A martial art called Kalaripayattu or kalari for short, described to be among the oldest form of martial arts in the world, is being practiced in the southern state of Kerala in India. The term kalaripayattu or kalari is mentioned in the Rigvedda (The Knowledge of Verses), the oldest of the sacred books of Hinduism, and Atharvaveda, the second oldest Indian writings.
The term kalaripayattu is a combination of two words – kalari and payattu. Kalari is means training ground or battle ground while payattu means training or fight.
Many movements and postures in the art of kalari are believed to be inspired by the raw strength of animals and are also named after them. There is a strong belief that this art was developed in the forests when hunters had observed the fighting techniques of different animals. The movements include spinning, kicking and jumping.
The kalari training helps a student of this martial art attain mental peace as well as physical strength and flexibility. This martial art can be used for unarmed or hand-to-hand battle and for fights using, wooden sticks called muchan, daggers, sticks and sword with shield.
A kalari student has to go through several stages of training: the meithari, the kolthari, the angathari and the verumkai.
The meithari involves physical exercises to develop stamina, strength, balance and flexibility. The exercises, which include kicks, jumps, circular sequences and low stances on the floor, aims to develop mental alertness that helps understand the self defense moves that will be undertaken in the later stages of training.
The training starts with a series of physical exercises. The meipayatu or exercises with the body develop agility and strength. The training also include the marichulukal or acrobatics to tone the body and help develop agility and reflexes. Another series of exercises called the kaikuththipayattu, involving putting hands on the floor, that strengthens the body and improves breath control. The kalaripayattu students also have to undertake chuvataddi (meaning stances and attacks) and kaithada, which means block with hands. The student also has to learn the stance of different animals such as the rooster, lion, wild boar, snake, elephant, horse, cat and peacock.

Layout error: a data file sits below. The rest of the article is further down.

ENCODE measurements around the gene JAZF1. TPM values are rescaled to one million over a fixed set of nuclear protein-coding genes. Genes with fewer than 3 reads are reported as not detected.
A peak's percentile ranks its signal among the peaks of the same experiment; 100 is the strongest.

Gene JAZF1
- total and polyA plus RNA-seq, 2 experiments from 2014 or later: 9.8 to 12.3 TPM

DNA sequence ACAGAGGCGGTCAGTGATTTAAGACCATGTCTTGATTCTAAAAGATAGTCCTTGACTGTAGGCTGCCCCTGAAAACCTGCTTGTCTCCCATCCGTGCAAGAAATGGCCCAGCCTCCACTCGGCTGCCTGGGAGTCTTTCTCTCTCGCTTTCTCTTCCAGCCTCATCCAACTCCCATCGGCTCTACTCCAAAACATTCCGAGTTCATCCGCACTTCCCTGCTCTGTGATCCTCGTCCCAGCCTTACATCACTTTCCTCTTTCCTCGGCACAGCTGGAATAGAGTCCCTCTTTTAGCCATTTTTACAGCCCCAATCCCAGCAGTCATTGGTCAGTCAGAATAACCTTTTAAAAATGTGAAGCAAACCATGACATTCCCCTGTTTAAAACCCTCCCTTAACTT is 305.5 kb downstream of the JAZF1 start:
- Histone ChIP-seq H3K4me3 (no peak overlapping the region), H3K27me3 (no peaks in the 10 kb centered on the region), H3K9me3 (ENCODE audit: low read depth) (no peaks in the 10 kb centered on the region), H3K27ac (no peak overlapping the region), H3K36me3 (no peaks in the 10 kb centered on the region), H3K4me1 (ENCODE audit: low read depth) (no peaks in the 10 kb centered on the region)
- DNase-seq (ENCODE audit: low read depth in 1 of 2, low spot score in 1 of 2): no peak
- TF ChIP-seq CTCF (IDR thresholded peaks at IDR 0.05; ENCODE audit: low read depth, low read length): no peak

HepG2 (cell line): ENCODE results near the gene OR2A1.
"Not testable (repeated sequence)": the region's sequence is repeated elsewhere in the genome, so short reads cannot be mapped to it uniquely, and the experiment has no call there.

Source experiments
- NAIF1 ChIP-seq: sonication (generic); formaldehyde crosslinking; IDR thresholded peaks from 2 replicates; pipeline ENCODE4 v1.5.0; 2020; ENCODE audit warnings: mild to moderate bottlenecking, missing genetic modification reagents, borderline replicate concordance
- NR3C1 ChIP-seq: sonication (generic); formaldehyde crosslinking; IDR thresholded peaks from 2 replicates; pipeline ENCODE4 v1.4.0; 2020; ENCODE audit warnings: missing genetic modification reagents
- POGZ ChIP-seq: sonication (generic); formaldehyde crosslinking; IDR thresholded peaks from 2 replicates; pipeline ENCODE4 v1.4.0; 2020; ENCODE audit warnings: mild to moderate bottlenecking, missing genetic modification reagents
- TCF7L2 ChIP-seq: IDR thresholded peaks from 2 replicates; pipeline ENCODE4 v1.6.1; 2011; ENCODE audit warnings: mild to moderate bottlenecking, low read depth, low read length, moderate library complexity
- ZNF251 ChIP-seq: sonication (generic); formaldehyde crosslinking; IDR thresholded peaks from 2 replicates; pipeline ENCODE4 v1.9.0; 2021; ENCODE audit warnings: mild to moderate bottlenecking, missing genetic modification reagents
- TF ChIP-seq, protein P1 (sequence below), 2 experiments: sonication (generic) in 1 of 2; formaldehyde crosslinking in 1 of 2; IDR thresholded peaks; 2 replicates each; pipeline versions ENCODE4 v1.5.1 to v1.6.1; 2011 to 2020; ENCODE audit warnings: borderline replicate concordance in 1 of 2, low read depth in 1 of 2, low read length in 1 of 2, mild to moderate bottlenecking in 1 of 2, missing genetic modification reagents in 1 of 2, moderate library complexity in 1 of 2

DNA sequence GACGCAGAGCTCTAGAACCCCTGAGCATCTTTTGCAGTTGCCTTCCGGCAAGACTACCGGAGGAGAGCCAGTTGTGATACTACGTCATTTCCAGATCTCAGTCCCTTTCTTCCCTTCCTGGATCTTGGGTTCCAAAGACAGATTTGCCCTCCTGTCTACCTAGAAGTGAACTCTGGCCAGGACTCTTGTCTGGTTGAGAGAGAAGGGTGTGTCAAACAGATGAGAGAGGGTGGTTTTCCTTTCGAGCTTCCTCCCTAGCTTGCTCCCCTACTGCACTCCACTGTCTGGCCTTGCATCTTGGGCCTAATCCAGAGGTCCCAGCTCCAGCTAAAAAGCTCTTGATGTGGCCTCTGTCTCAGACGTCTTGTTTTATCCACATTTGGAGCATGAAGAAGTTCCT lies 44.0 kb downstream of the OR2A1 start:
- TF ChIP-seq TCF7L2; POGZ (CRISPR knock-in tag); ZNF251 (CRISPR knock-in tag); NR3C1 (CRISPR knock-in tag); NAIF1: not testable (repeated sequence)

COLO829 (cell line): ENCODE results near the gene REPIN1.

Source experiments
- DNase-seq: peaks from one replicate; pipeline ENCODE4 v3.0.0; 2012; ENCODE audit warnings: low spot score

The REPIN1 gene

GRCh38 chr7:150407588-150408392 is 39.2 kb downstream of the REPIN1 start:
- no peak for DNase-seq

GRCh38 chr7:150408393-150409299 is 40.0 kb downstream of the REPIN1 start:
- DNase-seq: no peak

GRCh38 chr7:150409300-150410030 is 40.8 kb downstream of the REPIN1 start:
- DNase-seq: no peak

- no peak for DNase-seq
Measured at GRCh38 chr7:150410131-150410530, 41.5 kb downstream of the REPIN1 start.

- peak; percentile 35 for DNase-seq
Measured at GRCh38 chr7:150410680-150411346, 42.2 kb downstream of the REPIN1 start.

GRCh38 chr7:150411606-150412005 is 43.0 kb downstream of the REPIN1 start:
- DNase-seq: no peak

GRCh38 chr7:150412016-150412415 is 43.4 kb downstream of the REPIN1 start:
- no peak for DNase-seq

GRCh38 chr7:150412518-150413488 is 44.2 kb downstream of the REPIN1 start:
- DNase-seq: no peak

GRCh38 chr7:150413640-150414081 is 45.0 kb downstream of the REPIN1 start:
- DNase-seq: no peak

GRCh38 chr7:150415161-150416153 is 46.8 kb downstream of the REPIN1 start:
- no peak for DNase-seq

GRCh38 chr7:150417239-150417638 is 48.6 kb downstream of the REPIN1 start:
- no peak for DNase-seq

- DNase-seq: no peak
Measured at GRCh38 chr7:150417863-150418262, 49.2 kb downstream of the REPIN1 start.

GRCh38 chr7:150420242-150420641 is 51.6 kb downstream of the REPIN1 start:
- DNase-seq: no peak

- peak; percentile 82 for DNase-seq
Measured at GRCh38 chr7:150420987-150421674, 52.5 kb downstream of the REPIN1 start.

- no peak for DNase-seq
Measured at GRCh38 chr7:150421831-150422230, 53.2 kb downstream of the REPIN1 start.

The next level of training called kolthari involves the use of wooden weapons, including cane weapons, cheruvadi (a strong wooden staff), gada (a wooden club) and ottakkol (curved stick). This stage is designed to develop “dristi sthirata,” which means seeing clearly with stability that will allow one to deal with attacks by assessing the situation and taking appropriate action. The kolthari also helps in building confidence, alertness and balance of the body.
The angathari, third stage of training, involves the use of metal weapons such as kattaram (dagger) and kuntham (spear). After the trainee completes the training on the use of kuntham, he undergoes training for the more sophisticated forms of combat – sword and shield, and finally the dangerous urumi.
The urumi is a flexible whip-like long sword, usually made from steel or brass, between 122-168 centimeters long. Sometimes, the urumi has multiple blades attached to a single handle. The urumi is used as a whip, which is effective when used against several attackers or opponents.
During the verumkai, considered the advanced stage of kalaripayattu training, students learn bare-handed fighting moves such as throwing, locking, gripping, blocking, kicking and striking. The student is also taught the Marma Chikilsa, a treatment for injuries on the marmas (vital points) of the human body. Damages to marmas lead to illness, chronic conditions or emotional insecurity for which the Gurukkal has the treatment.
The kalaripayattu also incorporates a massaging technique designed to repair physical damages and to promote blood circulation as well as enhance the body’s flexibility. There are three types of massage – the sukha thirummu, the katcha thirummu and the raksha thirummu. The sukha thirummu relieves the body from aches and muscular pains while the katcha thirummu increases a person’s flexibility and physical endurance. On the other hand, the raksha thirummu aims to heal different types of ailments.
Nowadays, the art of kalaripayattu is being revived and there is renewed interest among Indians and even martial arts enthusiasts from other countries. Kalaripayattu training schools have started operating in various parts in Kerala. The training among locals starts at seven years of age and take years for them to master the art. During the training, the students have to use a kachha, a six feet long and one foot wide red-colored fabric that is tied around their waist.
The Kalaripayattu Federation of India, which is based in Kerala, promotes this martial art by staging competitions to encourage interest in this martial art.